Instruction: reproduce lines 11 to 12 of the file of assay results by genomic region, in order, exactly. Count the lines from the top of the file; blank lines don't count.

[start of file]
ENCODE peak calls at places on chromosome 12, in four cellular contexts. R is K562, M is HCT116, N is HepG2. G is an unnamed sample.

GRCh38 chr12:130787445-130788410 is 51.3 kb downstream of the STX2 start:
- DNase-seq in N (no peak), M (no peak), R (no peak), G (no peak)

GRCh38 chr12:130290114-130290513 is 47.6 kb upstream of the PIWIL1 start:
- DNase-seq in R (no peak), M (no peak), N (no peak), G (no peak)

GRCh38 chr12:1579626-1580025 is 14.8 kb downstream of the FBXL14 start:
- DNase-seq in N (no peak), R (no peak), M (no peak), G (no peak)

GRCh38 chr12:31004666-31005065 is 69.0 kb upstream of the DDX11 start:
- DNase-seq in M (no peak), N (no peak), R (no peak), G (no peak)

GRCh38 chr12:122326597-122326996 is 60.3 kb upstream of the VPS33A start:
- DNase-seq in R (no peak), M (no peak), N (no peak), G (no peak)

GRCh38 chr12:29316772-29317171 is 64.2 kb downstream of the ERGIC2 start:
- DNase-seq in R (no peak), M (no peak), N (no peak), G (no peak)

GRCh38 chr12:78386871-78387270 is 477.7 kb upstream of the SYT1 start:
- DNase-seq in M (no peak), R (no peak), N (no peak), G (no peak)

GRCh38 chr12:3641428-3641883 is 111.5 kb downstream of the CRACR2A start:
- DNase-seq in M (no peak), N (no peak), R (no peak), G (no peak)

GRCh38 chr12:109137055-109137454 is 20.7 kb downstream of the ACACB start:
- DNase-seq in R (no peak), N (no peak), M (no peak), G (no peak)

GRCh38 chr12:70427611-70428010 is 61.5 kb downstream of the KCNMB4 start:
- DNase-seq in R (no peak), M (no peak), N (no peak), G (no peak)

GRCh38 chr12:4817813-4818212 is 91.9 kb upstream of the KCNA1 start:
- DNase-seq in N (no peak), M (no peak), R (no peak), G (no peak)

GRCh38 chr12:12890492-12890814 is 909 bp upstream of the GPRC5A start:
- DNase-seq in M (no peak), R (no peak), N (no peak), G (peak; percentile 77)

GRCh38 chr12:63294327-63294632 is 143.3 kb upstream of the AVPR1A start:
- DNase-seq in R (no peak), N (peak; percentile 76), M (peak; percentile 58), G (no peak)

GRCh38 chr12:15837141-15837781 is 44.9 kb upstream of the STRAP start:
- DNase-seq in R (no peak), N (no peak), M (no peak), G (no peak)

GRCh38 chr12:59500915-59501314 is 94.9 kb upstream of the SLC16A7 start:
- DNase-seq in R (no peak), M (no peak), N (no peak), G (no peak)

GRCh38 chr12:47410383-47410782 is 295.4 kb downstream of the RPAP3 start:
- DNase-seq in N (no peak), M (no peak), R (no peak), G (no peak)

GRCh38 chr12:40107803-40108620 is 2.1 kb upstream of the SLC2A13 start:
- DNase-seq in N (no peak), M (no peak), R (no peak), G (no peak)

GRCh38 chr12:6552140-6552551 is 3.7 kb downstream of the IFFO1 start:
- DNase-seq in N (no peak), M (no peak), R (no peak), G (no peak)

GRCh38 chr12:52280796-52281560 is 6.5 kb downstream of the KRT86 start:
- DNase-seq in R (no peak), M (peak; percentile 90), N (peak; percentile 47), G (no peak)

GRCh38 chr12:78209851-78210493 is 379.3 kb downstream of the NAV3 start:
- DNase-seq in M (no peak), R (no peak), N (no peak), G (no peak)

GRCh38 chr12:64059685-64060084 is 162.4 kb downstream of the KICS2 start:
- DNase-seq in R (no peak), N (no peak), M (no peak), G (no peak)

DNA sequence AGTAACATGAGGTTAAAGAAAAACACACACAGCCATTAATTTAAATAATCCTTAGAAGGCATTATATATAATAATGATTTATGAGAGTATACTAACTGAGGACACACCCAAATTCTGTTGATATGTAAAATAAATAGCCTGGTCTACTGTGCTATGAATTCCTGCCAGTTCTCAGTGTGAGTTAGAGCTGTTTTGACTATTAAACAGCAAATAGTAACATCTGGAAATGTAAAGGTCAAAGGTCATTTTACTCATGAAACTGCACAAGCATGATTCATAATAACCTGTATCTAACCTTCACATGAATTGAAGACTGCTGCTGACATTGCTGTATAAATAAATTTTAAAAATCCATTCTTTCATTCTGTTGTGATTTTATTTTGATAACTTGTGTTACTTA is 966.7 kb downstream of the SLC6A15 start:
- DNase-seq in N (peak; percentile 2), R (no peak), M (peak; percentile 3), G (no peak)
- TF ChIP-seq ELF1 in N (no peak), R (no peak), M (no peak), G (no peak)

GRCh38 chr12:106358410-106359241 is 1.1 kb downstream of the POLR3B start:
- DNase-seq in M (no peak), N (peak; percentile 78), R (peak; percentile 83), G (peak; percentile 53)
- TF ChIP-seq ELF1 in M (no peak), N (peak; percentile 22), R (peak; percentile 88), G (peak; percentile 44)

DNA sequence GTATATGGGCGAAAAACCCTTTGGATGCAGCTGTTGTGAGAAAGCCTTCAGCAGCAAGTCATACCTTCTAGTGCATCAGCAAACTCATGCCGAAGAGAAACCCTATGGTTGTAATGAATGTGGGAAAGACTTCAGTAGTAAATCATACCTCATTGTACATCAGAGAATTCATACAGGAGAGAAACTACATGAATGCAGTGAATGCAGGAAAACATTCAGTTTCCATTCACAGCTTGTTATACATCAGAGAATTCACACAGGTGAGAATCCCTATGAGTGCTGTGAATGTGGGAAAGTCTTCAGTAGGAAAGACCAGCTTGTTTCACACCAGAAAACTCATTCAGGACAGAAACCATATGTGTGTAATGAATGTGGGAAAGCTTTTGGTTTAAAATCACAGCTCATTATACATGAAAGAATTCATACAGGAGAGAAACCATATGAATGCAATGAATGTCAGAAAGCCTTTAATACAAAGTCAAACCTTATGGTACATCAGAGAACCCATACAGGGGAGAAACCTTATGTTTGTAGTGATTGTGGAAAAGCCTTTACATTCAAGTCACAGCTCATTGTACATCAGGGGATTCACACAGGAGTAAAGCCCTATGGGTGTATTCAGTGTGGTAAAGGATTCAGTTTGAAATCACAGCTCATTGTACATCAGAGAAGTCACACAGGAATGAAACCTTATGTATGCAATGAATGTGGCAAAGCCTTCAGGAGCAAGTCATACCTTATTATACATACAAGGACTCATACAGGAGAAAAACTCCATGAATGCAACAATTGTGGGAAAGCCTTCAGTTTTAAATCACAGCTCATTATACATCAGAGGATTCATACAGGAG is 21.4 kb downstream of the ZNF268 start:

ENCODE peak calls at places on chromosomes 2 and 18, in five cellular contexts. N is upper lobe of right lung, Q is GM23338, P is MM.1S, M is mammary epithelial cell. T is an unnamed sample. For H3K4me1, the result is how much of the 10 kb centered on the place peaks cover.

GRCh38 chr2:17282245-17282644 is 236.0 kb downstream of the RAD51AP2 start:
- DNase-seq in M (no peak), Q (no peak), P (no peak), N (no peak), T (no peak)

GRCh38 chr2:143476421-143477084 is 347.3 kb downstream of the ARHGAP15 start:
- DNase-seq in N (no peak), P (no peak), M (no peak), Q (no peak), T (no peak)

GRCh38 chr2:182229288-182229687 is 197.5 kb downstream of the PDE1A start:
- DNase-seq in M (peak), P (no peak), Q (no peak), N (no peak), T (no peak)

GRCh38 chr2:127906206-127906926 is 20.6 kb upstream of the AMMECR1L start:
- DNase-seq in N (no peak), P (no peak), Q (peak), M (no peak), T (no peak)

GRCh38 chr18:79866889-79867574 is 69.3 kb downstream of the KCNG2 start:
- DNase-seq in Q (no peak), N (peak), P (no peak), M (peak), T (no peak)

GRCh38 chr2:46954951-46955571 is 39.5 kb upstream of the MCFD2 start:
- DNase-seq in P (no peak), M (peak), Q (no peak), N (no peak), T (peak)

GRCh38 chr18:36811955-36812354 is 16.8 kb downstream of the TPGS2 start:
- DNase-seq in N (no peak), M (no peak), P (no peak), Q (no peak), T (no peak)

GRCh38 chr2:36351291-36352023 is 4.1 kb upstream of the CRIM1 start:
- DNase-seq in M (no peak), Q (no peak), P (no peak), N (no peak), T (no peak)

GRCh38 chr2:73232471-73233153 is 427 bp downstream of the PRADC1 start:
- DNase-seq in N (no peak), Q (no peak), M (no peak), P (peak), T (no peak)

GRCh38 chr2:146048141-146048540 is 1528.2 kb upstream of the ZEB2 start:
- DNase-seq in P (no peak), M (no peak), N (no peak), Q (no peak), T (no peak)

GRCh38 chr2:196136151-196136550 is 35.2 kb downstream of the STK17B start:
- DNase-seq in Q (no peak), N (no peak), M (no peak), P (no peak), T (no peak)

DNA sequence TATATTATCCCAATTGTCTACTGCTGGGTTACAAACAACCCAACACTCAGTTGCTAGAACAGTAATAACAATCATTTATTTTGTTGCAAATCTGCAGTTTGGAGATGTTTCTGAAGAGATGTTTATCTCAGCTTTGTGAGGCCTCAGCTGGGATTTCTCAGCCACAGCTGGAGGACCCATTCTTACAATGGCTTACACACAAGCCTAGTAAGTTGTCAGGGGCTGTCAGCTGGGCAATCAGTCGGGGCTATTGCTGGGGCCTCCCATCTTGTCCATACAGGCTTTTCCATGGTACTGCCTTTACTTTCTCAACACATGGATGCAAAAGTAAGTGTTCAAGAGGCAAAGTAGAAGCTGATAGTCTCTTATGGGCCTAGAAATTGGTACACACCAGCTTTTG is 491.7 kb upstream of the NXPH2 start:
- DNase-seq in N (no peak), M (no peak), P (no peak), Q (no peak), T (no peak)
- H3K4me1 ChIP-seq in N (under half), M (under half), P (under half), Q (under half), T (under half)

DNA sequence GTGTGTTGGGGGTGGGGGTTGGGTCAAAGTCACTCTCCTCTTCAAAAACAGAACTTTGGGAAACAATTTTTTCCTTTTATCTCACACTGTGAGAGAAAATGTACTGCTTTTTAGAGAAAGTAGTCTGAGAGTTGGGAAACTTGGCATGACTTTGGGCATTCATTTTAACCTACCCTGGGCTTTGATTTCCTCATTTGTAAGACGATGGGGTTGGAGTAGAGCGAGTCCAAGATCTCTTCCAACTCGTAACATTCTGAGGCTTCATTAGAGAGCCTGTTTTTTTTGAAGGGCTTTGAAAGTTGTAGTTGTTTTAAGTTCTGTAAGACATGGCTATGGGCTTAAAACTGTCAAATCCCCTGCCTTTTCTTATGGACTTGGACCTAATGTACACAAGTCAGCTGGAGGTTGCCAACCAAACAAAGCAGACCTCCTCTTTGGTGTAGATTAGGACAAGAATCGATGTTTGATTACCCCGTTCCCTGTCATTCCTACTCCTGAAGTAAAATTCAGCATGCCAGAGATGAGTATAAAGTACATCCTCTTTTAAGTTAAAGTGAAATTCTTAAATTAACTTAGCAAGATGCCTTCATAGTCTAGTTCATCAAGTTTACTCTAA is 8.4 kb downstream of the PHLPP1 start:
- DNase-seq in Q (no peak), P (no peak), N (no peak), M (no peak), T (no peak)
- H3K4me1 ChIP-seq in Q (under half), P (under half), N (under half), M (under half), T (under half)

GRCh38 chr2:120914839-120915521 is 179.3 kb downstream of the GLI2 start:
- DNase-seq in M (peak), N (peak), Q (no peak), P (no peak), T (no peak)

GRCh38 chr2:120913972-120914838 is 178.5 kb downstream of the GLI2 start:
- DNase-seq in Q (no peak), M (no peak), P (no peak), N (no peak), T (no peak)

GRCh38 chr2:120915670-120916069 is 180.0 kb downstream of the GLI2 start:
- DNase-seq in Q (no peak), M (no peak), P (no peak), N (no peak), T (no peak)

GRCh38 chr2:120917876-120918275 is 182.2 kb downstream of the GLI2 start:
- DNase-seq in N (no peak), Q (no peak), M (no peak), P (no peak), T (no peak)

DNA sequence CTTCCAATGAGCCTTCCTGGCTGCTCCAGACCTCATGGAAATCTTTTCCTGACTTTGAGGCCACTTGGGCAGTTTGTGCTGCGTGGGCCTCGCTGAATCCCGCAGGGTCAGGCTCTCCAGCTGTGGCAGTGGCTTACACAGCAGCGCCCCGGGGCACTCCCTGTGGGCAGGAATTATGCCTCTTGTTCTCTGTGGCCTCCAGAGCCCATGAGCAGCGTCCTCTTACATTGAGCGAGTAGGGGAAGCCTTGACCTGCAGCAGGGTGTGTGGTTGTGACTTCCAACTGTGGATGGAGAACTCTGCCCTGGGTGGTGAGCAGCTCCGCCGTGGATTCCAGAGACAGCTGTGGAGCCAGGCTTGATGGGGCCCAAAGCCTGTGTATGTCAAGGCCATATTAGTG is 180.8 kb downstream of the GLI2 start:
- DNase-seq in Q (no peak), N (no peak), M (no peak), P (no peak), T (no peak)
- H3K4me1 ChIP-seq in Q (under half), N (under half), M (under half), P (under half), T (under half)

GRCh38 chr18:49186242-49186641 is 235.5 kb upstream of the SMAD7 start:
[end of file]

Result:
- DNase-seq in R (no peak), M (no peak), N (no peak), G (no peak)

GRCh38 chr12:29316772-29317171 is 64.2 kb downstream of the ERGIC2 start: